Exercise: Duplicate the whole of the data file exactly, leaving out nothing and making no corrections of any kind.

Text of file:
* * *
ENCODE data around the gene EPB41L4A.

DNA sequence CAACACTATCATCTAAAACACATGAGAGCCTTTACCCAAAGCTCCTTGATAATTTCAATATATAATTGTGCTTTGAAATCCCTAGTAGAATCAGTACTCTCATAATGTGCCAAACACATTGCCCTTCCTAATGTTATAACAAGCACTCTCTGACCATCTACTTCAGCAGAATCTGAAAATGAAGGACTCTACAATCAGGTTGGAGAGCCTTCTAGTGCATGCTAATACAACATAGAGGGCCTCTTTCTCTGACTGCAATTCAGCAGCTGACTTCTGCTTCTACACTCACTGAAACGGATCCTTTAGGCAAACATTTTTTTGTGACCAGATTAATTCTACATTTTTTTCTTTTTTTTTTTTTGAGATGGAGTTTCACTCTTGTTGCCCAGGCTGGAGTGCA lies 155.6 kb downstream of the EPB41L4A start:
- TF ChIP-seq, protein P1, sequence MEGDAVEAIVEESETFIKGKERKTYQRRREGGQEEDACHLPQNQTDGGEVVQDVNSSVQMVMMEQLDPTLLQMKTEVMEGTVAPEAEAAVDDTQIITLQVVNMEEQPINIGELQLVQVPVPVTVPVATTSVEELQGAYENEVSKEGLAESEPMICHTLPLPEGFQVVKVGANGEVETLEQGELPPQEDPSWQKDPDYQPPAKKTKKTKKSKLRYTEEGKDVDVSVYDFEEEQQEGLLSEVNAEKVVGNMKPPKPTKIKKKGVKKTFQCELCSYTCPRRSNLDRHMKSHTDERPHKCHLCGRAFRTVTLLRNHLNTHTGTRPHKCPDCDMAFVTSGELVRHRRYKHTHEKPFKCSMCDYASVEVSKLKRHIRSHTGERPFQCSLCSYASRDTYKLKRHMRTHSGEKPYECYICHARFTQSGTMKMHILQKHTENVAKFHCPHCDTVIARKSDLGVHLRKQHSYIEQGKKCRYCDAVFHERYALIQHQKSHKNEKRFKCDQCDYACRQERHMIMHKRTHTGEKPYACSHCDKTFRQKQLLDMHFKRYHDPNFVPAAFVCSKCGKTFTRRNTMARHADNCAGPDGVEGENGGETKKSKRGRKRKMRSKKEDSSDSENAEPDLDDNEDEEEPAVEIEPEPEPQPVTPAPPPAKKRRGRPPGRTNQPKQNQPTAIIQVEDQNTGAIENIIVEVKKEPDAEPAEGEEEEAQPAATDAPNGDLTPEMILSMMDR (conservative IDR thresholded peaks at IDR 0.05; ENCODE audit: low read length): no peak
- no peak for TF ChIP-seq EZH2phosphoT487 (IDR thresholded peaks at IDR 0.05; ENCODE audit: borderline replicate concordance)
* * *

ENCODE data around the gene EPB41L4A.

DNA sequence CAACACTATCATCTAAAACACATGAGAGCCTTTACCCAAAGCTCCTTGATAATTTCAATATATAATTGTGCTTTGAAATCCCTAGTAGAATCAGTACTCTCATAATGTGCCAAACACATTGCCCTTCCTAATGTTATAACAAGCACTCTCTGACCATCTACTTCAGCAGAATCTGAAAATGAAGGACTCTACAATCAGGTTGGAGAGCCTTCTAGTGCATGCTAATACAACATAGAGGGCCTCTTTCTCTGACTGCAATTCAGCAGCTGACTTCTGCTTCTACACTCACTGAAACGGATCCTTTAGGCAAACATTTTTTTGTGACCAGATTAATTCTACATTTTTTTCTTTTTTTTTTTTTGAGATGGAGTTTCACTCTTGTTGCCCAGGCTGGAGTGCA lies 155.6 kb downstream of the EPB41L4A start:
- TF ChIP-seq, protein P1, sequence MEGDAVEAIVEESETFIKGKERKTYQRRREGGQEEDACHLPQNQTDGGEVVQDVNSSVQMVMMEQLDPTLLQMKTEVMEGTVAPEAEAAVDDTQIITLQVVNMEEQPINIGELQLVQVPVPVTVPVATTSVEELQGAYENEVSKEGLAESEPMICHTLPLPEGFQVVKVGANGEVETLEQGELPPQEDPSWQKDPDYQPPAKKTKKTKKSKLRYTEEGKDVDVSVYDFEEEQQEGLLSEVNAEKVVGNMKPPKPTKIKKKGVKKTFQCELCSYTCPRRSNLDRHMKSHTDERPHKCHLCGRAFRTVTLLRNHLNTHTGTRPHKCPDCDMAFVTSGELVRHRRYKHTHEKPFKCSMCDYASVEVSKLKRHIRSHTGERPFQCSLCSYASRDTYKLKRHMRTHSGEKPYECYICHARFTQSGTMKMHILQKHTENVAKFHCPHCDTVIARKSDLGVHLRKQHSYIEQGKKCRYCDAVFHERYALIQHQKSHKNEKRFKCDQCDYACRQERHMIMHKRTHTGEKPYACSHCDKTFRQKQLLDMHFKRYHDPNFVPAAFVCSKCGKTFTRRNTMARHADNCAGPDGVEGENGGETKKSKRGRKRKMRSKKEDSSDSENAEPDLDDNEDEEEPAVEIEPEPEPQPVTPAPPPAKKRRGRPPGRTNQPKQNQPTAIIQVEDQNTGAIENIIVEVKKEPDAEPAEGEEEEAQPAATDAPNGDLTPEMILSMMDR (conservative IDR thresholded peaks at IDR 0.05; ENCODE audit: low read length): no peak
- no peak for TF ChIP-seq EZH2phosphoT487 (IDR thresholded peaks at IDR 0.05; ENCODE audit: borderline replicate concordance)